(Memphis) Criminals are striking in one Raleigh neighborhood, and the people who live there say it’s all because of the vacant homes in the area.
Vacant homes are spread throughout Memphis, and some people say this makes it easy for a criminal to attack you and something should be done about it.
Cordaius Biley, Tarell Bell and Nykala Evans are all accused of breaking in through a window in a Kerwin Street home and ransacking a woman’s home.
According to police the trio stole her jewelry and a television and stashed them in the shed of a vacant house next door.
They also hid behind the vacant home and were later spotted by police in the area and arrested.
“They need to do something about these vacant houses. That’s all I see they can do. Because they’re dangerous,” said Sam Hibbler.
Hibbler walks by the vacant homes every day as he takes his son to school and says they’re causing a lot of problems.
He fears it could get even worse.
“Some guy around here is trying to rape some girl around here walking back and forth to school this way. They tried to snatch one girl. There used to be a vacant home right there and they were trying to snatch her into the house,” said Hibbler.
In a statement Mayor A C Wharton’s office says “As a part of our historic productivity in addressing blight, we have realized increases in the number of vacant homes we have boarded and secured over the years.”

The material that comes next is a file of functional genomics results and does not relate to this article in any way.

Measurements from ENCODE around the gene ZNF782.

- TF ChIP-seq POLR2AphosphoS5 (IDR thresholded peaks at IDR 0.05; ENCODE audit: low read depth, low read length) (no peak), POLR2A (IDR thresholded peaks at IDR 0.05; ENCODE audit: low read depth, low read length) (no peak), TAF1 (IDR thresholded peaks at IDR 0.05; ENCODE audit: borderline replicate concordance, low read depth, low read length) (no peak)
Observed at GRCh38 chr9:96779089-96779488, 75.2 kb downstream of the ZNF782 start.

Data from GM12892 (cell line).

Jonathan Ford lives in a neighborhood with some of those boarded up homes and says the only way to fight the vacant homes is by making the property owners do something with it or face some sort of punishment.
“Got some on this street, got some on that street, some back there, some back this way. There are a lot of houses open, but the houses aren’t in good shape,” said Ford.
The mayor’s office says it’s focus is on working with home owners to make sure their properties are not havens for crime.
This comes just weeks after the city's blight director Onzie Horne resigned after an audit showed problems with how city money was being spent in the fight against blight.
Monday the city’s CAO George Little admitted to News Channel 3 it needs to do a better job of coordinating with the courts to make sure absent property owners who neglect their space will face fines and charges.